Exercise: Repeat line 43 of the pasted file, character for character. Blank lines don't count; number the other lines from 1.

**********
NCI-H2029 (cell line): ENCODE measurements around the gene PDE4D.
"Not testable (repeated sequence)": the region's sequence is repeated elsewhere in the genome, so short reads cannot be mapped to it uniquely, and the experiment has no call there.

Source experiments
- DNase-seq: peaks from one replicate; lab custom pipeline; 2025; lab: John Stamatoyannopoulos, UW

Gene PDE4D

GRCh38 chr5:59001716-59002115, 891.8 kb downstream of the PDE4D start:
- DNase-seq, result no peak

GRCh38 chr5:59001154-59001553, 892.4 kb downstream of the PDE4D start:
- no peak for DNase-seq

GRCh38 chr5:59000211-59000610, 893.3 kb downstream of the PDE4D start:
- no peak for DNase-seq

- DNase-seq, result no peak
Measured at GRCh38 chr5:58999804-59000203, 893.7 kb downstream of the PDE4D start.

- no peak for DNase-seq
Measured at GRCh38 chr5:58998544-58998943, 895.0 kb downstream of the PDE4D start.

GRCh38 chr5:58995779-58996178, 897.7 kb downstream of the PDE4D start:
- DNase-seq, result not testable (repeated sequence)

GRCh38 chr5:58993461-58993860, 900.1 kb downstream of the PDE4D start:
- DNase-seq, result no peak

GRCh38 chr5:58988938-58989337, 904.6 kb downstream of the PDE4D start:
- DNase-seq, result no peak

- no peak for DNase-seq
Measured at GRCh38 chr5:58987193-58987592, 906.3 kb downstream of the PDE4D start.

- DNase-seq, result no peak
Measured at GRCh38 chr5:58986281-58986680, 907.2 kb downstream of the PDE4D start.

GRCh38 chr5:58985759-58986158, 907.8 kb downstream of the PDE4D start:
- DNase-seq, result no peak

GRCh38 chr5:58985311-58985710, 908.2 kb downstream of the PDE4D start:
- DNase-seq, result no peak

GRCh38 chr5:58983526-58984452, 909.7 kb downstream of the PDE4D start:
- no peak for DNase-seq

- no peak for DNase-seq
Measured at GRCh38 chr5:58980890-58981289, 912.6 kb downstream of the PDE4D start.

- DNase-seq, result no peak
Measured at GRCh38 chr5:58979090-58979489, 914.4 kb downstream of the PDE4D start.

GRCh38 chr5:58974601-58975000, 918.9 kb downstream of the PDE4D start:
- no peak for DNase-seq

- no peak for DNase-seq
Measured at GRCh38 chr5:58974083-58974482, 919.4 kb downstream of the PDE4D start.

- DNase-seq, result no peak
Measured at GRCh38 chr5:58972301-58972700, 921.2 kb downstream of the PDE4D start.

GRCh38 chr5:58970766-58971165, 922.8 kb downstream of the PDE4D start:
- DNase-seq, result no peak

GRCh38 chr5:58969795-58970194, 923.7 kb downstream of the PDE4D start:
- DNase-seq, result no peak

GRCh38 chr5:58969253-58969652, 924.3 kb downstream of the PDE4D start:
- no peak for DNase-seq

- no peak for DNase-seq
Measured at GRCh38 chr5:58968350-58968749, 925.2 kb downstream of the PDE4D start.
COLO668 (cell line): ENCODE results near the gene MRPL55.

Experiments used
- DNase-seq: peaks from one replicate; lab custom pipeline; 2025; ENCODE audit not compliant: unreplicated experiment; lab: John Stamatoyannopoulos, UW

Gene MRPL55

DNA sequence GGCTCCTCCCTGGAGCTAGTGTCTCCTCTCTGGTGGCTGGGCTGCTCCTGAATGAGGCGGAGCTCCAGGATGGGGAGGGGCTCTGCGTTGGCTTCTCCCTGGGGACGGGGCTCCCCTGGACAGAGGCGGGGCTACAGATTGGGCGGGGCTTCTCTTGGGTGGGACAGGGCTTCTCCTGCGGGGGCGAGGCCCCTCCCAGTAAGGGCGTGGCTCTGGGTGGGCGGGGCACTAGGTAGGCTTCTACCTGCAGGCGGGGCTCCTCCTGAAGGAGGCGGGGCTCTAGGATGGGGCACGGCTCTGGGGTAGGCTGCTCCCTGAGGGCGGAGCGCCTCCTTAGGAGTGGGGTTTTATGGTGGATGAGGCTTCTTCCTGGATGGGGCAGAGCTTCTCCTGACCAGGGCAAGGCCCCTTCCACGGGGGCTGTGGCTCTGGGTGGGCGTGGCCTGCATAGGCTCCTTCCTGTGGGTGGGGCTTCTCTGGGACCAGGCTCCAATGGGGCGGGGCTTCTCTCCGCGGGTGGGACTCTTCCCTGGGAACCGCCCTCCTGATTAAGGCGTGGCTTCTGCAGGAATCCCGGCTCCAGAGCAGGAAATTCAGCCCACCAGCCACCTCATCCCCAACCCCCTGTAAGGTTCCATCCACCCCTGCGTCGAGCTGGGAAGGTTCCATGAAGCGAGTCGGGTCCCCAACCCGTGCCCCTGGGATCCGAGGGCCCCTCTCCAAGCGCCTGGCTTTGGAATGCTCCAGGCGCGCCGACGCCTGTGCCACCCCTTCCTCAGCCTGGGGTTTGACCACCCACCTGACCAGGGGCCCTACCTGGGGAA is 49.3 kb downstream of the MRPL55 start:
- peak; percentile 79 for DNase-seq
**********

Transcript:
- DNase-seq, result no peak